Wednesday, July 24, 2013

The Anatomy of a Book – The Story Situation

So far I’ve talked about where story ideas come from and naming characters. Scroll down for more of this blog series on how I put a book together.

People tend to think of plotting as a murky business with endless possibilities. While it’s true there are infinite ways for story ideas to play out, most begin with one of only 36 dramatic situations. See here for the complete list of these along with explanations and examples:

This list by Georges Polti dates from the late 19th century and applies mainly to literary fiction. Other writers have simplified it for more commercial work; a quick Internet search will bring up several variations. I’ve actually adapted it for use by romance novelists, which was a fun exercise. But no matter how you look at it, the end result is the same: we have only a limited number of basic situations from which to craft a book.

Examples of romance situations include Star-Crossed Lovers, Love at First Sight, Opposites Attract, Marriage of Convenience, Secret Lover, Boy/Girl Next Door and of course the eternally popular, Secret Baby. These are mere starting points for the creation of stories, however; it’s how you flesh them out and bring your characters into the action that counts.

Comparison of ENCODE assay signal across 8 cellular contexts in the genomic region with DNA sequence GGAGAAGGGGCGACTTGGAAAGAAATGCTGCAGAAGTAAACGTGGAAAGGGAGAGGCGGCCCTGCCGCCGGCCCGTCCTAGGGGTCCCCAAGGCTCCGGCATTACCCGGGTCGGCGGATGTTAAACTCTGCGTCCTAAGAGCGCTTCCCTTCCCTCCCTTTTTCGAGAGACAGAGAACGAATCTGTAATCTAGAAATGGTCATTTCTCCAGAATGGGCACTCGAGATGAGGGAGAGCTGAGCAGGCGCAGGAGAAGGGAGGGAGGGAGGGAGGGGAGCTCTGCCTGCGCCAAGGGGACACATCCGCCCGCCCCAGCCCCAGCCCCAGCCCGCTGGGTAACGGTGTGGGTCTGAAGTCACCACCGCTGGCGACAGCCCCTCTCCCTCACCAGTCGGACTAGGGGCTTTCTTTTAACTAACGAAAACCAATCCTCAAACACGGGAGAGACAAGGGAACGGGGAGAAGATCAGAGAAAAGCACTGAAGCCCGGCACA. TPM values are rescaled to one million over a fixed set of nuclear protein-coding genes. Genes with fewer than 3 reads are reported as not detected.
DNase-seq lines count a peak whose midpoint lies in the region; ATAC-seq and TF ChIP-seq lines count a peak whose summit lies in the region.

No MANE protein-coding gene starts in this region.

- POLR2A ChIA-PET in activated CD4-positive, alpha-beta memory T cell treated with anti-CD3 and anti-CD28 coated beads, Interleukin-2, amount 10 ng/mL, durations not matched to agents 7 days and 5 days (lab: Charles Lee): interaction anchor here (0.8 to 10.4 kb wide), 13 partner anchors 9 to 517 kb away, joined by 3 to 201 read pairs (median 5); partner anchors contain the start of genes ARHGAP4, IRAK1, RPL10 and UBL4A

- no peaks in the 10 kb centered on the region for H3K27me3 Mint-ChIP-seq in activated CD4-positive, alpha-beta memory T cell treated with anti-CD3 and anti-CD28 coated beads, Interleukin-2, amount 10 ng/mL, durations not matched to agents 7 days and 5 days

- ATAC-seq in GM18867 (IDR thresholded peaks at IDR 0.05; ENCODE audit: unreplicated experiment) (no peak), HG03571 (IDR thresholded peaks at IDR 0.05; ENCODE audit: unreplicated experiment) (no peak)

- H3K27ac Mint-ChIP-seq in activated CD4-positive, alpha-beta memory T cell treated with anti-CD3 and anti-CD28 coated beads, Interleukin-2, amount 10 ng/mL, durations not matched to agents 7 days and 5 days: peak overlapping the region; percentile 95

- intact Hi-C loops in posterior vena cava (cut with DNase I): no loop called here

For my current WIP, the situation choice was practically made for me once I decided to use the Amalfi Coast and a private Mediterranean island as settings. What could be better than an Abducted Heroine scenario? Just think, isolation on that island, no way to escape, no one to interact with other than the self-made billionaire hero. Well, except for the cat named Trouble, of course. The idea has elements of a Stranded on a Desert Isle situation, too, doesn’t it? And that’s not a bad thing, the combining of two types.

Now all I have to do is (1) make this story believable in a contemporary novel, (2) give the hero good and sufficient reason for his action and (3) come up with something for this couple to talk about and do (Well, other than the obvious.) while thrown together for several days. Of the three, the last will probably be the hardest!

Since publishing her first book at age 27, New York Times bestselling and award-winning author Jennifer Blake has gone on to write over 65 historical and contemporary novels in multiple genres. She brings the story-telling power and seductive passion of the South to her stories, reflecting her 8th-generation Louisiana heritage. Jennifer lives with her husband in northern Louisiana.


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